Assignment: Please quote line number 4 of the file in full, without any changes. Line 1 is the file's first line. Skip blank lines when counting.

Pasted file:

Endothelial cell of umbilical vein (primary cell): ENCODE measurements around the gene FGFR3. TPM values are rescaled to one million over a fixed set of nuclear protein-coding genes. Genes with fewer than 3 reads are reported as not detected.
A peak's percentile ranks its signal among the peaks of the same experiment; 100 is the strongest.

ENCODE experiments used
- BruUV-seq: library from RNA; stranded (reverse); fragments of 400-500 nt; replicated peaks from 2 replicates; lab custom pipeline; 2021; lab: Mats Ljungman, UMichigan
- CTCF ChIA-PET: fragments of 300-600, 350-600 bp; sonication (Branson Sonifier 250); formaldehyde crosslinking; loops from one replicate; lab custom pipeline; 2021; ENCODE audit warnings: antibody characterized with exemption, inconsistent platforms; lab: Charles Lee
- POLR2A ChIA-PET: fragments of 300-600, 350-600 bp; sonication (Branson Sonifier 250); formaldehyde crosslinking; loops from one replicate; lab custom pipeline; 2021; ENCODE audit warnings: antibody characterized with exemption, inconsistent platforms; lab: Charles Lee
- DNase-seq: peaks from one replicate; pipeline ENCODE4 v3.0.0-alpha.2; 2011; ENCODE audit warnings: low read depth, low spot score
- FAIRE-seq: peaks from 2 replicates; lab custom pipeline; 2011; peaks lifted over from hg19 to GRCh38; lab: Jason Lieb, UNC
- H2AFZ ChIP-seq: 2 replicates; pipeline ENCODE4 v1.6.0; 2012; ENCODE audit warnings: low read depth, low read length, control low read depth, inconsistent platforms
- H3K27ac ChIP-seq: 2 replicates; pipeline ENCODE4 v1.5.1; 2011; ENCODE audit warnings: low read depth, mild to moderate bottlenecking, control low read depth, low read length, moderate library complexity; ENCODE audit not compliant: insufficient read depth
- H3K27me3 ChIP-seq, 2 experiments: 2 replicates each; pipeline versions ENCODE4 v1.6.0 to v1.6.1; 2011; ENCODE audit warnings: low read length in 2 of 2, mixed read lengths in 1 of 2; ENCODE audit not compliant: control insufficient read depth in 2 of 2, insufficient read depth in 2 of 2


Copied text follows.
- BruUV-seq: library from RNA; stranded (reverse); fragments of 400-500 nt; replicated peaks from 2 replicates; lab custom pipeline; 2021; lab: Mats Ljungman, UMichigan